dianne salerni author
dianne salerni author

I’d stepped out of the classroom for just a moment, to get a ream of paper from the supply closet, and one of my fellow co-workers stopped me. “You can’t tell the kids,” she said. “But something terrible happened.”
The events of 9/11 were already well under way, but that was when it started for me. Word passed quickly, from teacher to teacher, and soon a very brief memo came around from the office (email still being rather new and not often checked) warning us not to tell the students since we didn’t know if they might have families members in danger.
The day is a blur in my memory, but I remember the struggle to keep teaching, to keep smiling, to pretend everything was normal. Many internet sites were down, but my husband worked at a local ISP and through his site I was able to read the news reports as they came in – the second plane, the fall of the towers, the crash of the fourth airplane right in my own state. Whenever the students were busy at their desks, I printed out the reports and passed them to colleagues with no internet access.
And I kept teaching.
All day long, the intercom kept breaking into my lessons: “Please send Susie for dismissal. Send Johnny with his things to the office. Please send Mary and Sam. They’re going home early.”
My students were fifth graders and not stupid. “What’s going on?” they asked. “Why are so many kids being picked up?”
“I don’t know,” I lied. And then I added honestly, “I wish MY mother would come pick ME up.” They laughed. I didn’t.
At lunch time, one of the teachers tried to make her rabbit-ear television work, and we got brief glimpses of New York City. The principal stuck her head in the room and said quietly, “I’m not going to tell you what to do. But we have to finish out the day, and watching will only make it harder.” It only took a couple minutes for me to realize she was right. I returned to my classroom to figure out how I was going to keep on teaching that afternoon.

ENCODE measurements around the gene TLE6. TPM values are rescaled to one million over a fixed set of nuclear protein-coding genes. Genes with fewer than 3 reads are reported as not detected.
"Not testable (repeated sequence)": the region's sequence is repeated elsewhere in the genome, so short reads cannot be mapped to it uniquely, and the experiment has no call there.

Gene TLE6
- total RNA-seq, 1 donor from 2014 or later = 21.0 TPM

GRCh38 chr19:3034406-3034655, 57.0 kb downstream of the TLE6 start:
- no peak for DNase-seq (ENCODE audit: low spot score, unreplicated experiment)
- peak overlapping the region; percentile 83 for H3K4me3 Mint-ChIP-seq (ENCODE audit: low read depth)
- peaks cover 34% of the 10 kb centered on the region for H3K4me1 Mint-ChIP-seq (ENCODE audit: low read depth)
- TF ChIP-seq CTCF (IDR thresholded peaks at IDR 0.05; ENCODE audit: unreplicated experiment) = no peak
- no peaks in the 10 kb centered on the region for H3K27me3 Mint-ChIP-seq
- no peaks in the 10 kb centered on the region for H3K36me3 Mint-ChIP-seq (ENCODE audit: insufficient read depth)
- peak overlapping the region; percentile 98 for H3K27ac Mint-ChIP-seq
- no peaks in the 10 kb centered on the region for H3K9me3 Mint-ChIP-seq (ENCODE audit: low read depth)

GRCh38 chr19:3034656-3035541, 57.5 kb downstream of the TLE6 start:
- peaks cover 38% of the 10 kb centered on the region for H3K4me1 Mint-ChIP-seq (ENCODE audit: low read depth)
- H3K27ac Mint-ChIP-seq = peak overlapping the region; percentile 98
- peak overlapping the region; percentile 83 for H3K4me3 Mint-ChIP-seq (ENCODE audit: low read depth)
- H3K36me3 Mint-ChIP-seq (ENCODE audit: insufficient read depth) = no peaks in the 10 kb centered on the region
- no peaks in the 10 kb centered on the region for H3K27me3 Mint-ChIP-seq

Toward the end of the longest day of my teaching career, we hit a snafu. The PTA printed up a half sheet of paper to send home that said: Due to today’s events, all afternoon activities are cancelled. That might have been fine for the first graders, but my students could read.
“What events?” they demanded. “What’s going on?”
One little girl looked me in the eye and said, “Something happened, Mrs. Salerni. Some of the teachers are crying.”
“Yes, something happened,” I had to say. “But far away from here, in another part of the country. You’ll see it on TV when you go home.” They barraged me with questions, but all I could do – following orders – was tell them they were safe and that it had happened somewhere else.
After school, I finally was able to let it out. I bawled all the way through the drive to pick up my own children in daycare. I had never felt so helpless and scared in my life.
Almost ten years later, in May of this year, I went out to the local convenience store and the young man behind the counter asked me, “Hey, aren’t you Mrs. Salerni? I had you in fifth grade, but you probably don’t remember me.” He told me his name, and I assured him I DID remember him. He grinned sheepishly. “I was kind of a trouble maker.”
“You were lively,” I admitted.
And then he got a funny look on his face. “They got BinLaden last night. Do you realize you were my 9/11 teacher?”
I remembered this boy, but I didn’t remember what year I had him. I shook my head. He went on, “I’ll never forget that day. You told us something bad had happened, far away, but we were safe. You were trying not to cry, but you told us we were all safe. I remember that.”
I tried very hard not to cry in front of him again.